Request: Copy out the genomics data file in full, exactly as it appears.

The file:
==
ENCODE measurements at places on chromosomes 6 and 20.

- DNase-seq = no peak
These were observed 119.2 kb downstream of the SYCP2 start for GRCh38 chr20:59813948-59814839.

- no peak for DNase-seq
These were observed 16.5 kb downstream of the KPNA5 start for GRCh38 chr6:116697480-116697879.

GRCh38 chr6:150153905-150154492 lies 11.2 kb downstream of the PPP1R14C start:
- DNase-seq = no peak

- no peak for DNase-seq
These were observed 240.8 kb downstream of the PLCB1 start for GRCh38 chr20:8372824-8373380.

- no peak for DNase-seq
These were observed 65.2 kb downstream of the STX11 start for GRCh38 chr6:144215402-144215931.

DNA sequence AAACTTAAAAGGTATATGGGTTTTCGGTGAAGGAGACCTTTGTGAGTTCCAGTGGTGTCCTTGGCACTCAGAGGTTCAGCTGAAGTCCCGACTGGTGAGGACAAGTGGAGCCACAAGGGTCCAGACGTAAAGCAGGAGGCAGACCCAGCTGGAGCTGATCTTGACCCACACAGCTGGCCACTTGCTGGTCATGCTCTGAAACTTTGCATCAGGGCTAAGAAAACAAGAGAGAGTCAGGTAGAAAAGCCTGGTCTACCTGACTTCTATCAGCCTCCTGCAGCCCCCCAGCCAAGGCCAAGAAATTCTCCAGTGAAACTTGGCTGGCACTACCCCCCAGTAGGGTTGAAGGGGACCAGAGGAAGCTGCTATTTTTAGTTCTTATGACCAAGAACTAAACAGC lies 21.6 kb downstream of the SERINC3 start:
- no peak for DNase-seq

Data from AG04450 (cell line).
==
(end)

ENCODE measurements at places on chromosomes 6 and 20.

- DNase-seq = no peak
These were observed 119.2 kb downstream of the SYCP2 start for GRCh38 chr20:59813948-59814839.

- no peak for DNase-seq
These were observed 16.5 kb downstream of the KPNA5 start for GRCh38 chr6:116697480-116697879.

GRCh38 chr6:150153905-150154492 lies 11.2 kb downstream of the PPP1R14C start:
- DNase-seq = no peak

- no peak for DNase-seq
These were observed 240.8 kb downstream of the PLCB1 start for GRCh38 chr20:8372824-8373380.

- no peak for DNase-seq
These were observed 65.2 kb downstream of the STX11 start for GRCh38 chr6:144215402-144215931.

DNA sequence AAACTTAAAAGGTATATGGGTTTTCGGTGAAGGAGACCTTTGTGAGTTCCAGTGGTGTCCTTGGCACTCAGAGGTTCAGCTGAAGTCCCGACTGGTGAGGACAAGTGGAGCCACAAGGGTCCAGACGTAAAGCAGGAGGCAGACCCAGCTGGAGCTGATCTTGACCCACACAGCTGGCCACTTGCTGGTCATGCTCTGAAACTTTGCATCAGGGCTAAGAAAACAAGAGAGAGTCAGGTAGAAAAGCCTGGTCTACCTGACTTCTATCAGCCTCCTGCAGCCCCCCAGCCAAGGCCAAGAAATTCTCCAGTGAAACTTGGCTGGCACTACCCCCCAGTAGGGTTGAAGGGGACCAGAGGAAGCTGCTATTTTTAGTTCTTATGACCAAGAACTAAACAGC lies 21.6 kb downstream of the SERINC3 start:
- no peak for DNase-seq

Data from AG04450 (cell line).